Encyclopedia of Astrobiology

Living Edition
| Editors: Muriel Gargaud, William M. Irvine, Ricardo Amils, Henderson James Cleaves, Daniele Pinti, José Cernicharo Quintanilla, Michel Viso

mRNA Display

  • Burckhard Seelig
Living reference work entry
DOI: https://doi.org/10.1007/978-3-642-27833-4_5214-1


The mRNA display method is an in vitro selection technique that allows the isolation of functional proteins from large combinatorial libraries of polypeptide variants (Roberts and Szostak 1997; Nemoto et al. 1997). This technology has been used to determine the probability of occurrence of proteins with a specific function in the vast sequence space of all possible polypeptides.


Functional proteins might have originated from early peptides that initially were synthesized as random amino acid polymers. In order to test the likelihood of such random mixtures containing functional polypeptides, a large number of polypeptides need to be tested as this likelihood might be low. While there are numerous methods to sample mixtures of proteins, the approach that can search the largest number of mutants is most suited to address this question. mRNA display is a technique that can sample libraries of up to 10 13randomized protein variants. In mRNA display, the messenger RNA...


Sequence Space Combinatorial Library Functional Protein Selection Technique Sample Mixture 
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References and Further Readings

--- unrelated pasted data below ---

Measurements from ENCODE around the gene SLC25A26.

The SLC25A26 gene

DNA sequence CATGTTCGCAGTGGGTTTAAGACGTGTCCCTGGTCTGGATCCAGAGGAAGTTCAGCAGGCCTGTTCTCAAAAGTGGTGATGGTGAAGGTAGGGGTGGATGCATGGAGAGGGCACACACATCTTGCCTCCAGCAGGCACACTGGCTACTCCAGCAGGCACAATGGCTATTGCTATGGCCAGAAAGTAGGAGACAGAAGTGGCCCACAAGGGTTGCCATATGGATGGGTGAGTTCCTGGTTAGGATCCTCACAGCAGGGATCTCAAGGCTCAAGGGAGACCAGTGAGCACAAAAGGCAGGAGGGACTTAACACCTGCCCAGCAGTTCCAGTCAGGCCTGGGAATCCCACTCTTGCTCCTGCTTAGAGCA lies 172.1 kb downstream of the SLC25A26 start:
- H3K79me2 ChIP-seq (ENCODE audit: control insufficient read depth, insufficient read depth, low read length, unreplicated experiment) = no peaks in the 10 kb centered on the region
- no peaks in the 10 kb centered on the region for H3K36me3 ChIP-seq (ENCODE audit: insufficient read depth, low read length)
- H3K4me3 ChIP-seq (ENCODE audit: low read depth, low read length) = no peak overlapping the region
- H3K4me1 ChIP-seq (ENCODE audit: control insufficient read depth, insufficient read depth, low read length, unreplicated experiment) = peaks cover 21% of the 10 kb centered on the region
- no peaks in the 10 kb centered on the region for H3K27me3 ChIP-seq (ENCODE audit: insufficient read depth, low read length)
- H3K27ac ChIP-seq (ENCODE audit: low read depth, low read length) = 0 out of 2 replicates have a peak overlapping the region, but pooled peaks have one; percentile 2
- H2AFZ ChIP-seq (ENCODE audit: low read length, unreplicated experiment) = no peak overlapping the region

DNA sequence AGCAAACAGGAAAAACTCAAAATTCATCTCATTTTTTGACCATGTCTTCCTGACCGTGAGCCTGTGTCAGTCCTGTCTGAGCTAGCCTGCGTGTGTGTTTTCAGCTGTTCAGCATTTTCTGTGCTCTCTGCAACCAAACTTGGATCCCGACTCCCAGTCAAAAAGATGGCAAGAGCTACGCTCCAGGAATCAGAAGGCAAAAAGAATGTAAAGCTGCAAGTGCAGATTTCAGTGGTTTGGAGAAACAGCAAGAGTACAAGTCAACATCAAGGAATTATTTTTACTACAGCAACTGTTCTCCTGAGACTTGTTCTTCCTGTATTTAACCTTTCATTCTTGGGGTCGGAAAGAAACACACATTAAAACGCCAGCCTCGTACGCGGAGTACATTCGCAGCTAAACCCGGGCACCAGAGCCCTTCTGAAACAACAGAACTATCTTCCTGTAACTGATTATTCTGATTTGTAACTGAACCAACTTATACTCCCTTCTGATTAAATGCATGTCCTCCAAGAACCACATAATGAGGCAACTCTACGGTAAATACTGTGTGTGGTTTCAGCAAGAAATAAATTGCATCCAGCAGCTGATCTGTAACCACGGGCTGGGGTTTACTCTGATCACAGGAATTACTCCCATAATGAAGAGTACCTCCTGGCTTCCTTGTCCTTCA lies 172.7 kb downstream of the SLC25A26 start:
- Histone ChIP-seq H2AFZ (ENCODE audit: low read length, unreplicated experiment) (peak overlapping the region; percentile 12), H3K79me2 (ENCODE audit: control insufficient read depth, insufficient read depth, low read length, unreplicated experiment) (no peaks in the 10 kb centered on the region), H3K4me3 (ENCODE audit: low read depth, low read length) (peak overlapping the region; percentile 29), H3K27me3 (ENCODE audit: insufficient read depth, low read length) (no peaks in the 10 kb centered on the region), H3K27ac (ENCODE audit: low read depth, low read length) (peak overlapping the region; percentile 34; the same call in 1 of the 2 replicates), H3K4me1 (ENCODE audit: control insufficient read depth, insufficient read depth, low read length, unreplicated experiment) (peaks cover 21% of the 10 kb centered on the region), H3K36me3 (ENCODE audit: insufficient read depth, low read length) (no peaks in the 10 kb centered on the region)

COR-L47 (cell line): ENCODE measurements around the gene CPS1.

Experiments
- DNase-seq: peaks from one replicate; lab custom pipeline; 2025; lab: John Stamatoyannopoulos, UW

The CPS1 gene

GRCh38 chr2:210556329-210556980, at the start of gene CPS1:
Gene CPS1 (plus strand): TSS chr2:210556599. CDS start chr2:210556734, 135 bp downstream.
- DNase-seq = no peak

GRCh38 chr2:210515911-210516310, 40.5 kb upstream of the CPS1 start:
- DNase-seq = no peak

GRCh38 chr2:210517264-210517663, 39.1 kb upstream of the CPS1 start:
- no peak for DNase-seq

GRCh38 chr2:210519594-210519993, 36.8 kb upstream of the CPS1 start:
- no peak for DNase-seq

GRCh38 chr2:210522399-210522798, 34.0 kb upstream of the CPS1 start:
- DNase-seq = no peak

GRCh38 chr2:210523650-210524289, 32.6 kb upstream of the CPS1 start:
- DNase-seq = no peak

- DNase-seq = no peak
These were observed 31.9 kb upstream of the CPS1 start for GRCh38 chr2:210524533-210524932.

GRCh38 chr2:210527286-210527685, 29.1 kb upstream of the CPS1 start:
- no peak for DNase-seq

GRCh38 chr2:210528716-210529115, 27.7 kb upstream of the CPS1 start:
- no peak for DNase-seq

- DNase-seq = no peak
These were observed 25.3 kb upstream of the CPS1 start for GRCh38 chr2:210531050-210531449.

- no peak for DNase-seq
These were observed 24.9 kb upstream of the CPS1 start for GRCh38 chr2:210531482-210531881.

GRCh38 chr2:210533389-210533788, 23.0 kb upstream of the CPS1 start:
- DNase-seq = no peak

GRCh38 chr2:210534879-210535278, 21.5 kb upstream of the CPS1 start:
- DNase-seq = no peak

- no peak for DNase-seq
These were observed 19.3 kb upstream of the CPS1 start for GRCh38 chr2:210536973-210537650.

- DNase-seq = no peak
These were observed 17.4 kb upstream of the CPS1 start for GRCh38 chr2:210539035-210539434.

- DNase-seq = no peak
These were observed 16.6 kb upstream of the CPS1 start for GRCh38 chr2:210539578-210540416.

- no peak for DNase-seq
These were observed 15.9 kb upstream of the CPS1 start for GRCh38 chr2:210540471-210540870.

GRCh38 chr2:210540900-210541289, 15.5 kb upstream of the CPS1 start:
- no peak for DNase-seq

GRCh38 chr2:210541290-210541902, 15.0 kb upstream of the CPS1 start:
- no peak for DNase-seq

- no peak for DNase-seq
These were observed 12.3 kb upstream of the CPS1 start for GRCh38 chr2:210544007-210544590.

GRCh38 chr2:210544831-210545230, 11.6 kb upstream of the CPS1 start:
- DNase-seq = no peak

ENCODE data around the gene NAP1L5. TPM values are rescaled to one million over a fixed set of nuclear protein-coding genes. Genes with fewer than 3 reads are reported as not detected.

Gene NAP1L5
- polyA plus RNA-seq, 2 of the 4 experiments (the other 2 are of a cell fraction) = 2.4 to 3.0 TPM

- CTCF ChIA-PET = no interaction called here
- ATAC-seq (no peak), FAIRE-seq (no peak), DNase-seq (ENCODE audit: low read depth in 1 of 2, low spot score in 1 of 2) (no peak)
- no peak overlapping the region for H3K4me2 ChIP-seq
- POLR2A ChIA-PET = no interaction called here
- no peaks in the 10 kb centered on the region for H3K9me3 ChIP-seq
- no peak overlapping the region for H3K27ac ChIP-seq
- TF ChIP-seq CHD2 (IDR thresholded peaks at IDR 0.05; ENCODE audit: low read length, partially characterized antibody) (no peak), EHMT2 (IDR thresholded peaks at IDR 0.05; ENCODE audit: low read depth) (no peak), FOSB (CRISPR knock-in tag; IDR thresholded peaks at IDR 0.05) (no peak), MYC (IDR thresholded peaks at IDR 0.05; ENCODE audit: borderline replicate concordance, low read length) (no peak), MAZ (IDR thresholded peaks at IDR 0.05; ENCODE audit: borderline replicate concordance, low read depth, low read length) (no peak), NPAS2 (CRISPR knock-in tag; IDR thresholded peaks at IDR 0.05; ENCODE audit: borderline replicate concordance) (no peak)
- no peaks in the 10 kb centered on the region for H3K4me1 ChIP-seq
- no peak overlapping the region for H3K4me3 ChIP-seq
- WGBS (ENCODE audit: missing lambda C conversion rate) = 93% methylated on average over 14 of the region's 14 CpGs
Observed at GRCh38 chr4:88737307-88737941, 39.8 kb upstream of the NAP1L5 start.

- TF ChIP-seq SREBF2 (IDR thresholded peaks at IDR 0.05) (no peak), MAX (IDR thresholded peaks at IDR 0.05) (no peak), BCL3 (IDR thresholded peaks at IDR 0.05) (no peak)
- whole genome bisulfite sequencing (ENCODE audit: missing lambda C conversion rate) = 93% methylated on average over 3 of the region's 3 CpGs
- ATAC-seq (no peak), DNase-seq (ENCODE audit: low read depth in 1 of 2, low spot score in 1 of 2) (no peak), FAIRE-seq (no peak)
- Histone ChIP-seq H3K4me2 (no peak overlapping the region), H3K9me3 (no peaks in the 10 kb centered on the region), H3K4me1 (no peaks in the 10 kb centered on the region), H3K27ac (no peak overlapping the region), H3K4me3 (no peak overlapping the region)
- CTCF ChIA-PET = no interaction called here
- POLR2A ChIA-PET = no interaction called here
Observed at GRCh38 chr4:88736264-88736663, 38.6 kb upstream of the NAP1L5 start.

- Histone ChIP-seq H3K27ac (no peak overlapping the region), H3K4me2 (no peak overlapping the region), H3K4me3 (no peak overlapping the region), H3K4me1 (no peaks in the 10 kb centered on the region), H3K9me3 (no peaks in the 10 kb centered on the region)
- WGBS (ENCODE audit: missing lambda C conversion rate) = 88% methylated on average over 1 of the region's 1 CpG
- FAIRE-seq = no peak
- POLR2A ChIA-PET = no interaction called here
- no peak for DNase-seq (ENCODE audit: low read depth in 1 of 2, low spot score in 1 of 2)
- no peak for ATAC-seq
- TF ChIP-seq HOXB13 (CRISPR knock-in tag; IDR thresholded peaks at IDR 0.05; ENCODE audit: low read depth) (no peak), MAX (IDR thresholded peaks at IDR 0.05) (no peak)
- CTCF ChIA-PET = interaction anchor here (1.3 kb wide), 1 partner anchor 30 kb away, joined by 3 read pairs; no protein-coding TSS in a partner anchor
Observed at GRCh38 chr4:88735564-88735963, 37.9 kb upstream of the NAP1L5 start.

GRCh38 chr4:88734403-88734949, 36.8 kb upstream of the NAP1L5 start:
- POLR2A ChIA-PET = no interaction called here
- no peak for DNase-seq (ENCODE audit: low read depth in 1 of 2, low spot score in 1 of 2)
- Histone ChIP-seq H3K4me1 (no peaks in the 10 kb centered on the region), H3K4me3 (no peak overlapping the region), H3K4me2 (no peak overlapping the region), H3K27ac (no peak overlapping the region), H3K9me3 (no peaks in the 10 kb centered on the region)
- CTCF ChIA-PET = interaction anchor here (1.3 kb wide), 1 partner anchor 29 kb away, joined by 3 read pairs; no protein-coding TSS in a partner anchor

1. Chao F-A et al (2013) Structure and dynamics of a primordial catalytic fold generated by in vitro evolution. Nat Chem Biol 9:81–83CrossRefADSGoogle Scholar
  2. Golynskiy MV, Seelig B (2010) De novo enzymes: from computational design to mRNA display. Trends Biotechnol 28:340–345CrossRefGoogle Scholar
  3. Keefe AD, Szostak JW (2001) Functional proteins from a random-sequence library. Nature 410:715–718CrossRefADSGoogle Scholar
  4. Nemoto N, Miyamoto-Sato E, Husimi Y, Yanagawa H (1997) In vitro virus: Bonding of mRNA bearing puromycin at the 3′-terminal end to the C-terminal end of its encoded protein on the ribosome in vitro. FEBS Lett 414:405–408CrossRefGoogle Scholar
  5. Roberts RW, Szostak JW (1997) RNA-peptide fusions for the in vitro selection of peptides and proteins. Proc Natl Acad Sci U S A 94:12297–12302zbMATHCrossRefADSGoogle Scholar
  6. Seelig B, Szostak JW (2007) Selection and evolution of enzymes from a partially randomized non-catalytic scaffold. Nature 448:828–831CrossRefADSGoogle Scholar
  7. Takahashi TT, Austin RJ, Roberts RW (2003) mRNA display: ligand discovery, interaction analysis and beyond. Trends Biochem Sci 28:159–165CrossRefGoogle Scholar
  8. Yanagawa H (2013) Exploration of the origin and evolution of globular proteins by mRNA display. Biochemistry 52:3841–3851CrossRefGoogle Scholar

Copyright information

© Springer-Verlag Berlin Heidelberg 2014

Authors and Affiliations

  1. 1.Department of Biochemistry, Molecular Biology and Biophysics & BioTechnology InstituteUniversity of MinnesotaSt. PaulUSA